Arms Control and European Security

Arms Control and European Security

Arms Control and European Security

Arms Control and European Security

Synopsis

In October 1987 on the eve of the Washington summit, the Committee on Atlantic Studies, a group of European and North American scholars established in 1964 to promote transatlantic dialogue, met in Toronto to discuss the implications of the new arms control for European security. This book is the fruit of that meeting. Incorporating subsequent developments, up to Gorbachev's December 1988 speech to the U.N., it provides a timely assessment of arms control issues from a variety of European and North American perspectives.

Excerpt

Robert J. Jackson

The Committee on Atlantic Studies was established in 1964 to promote transatlantic dialogue on important international issues. Since that time it has grown and regularly reaches well beyond its immediate membership, involving politicians, scholars, students, and the general public in informed debate on important foreign affairs and defense questions.

This volume reflects the stimulating and sometimes controversial discussions that took place among members and guests of the Committee on Atlantic Studies at their annual meeting in October 1987. On the eve of the Washington Summit, scholars from both sides of the Atlantic gathered on the campus of Trinity College in Toronto, Canada, for a series of private and public meetings to discuss the implications of the "new" arms control for European security. This resulting volume--in which the authors have had the opportunity to "update" their earlier conference contributions, taking into account subsequent arms-control developments and the 1988 U.S. presidential election--provides a timely assessment of arms-control issues from a variety of European and North American perspectives.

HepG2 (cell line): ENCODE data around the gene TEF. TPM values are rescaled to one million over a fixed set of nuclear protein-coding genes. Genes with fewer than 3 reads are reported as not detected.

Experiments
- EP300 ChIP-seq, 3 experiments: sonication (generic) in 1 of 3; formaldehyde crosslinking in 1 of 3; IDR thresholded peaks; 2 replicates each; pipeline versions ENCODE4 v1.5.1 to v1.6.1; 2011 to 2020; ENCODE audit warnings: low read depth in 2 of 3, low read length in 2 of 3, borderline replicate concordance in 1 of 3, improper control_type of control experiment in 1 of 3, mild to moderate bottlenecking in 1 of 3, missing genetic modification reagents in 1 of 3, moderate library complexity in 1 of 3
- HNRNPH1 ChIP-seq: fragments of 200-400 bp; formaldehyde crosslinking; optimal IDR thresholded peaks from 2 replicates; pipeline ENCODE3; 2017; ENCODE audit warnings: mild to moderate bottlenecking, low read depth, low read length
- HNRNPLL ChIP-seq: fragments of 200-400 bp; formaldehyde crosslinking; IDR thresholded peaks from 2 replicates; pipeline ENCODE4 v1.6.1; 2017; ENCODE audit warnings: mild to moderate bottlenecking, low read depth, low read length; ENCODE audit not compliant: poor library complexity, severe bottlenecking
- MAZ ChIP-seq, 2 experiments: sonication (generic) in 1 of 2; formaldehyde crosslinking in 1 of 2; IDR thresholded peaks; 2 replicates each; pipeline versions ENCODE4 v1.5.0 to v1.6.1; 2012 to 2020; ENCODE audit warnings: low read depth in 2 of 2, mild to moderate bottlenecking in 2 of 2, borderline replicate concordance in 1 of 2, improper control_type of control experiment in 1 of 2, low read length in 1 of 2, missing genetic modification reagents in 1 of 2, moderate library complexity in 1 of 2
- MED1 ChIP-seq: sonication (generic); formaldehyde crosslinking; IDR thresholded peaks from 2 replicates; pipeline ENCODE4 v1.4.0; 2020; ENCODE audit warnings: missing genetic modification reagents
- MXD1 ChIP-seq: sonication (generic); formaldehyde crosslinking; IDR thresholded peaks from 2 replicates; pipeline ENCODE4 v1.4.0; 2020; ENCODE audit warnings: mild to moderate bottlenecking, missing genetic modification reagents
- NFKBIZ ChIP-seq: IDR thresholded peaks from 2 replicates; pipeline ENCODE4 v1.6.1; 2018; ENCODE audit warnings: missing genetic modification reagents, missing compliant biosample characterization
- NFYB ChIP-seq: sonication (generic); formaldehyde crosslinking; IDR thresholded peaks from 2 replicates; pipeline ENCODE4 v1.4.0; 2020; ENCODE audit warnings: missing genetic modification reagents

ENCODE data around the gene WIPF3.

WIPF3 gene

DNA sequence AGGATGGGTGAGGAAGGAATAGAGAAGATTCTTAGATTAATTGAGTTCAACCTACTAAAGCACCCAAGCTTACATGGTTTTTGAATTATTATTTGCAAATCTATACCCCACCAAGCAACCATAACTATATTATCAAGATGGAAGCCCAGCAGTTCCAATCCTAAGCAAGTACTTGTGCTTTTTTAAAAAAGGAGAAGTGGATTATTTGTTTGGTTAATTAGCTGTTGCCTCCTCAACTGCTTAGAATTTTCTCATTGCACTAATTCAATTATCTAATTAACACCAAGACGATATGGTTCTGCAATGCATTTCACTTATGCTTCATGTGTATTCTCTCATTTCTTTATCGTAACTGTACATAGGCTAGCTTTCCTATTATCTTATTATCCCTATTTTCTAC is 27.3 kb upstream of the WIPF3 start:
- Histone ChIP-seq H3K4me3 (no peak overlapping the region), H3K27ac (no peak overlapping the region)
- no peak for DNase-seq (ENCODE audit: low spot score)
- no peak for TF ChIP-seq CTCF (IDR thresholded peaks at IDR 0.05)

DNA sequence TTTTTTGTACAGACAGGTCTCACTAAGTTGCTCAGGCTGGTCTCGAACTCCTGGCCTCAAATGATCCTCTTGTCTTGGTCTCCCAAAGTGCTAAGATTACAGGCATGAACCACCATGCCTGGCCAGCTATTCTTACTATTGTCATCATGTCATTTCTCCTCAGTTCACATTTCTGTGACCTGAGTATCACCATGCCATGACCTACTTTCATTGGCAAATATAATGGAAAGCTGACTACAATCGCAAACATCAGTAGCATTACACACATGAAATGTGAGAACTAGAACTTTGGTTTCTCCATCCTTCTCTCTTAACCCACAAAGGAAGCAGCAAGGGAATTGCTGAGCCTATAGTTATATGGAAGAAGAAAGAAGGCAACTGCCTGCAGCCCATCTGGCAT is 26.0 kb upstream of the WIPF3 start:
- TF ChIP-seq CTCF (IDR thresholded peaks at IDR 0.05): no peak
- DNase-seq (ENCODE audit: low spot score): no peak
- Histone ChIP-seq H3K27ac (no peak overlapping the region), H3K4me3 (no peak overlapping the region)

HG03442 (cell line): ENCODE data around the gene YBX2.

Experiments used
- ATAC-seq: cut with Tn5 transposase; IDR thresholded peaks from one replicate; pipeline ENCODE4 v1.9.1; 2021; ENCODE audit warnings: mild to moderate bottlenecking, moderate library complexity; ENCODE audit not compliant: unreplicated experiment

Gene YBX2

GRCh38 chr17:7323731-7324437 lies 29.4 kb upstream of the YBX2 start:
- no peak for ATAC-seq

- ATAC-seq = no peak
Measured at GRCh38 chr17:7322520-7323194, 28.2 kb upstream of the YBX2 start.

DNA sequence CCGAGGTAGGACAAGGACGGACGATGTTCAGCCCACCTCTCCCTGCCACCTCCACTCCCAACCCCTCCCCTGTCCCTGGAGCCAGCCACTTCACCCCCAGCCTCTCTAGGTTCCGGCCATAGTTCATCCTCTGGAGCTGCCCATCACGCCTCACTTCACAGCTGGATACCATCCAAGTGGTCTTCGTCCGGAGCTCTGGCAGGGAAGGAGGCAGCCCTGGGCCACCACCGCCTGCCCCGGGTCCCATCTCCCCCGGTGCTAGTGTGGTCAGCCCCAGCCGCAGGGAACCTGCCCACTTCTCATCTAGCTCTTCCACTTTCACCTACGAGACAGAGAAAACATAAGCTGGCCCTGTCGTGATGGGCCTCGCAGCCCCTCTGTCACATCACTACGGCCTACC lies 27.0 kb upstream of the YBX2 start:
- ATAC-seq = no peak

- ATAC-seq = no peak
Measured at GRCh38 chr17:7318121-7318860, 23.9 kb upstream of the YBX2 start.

Arms control has arrived at a significant crossroads, not only with respect to East-West accord but also in terms of its implications for the transatlantic relationship between the United States and its European allies. The Soviet Union and the United States have agreed to a treaty eliminating intermediate-range and short-range ballistic missiles, and . . .

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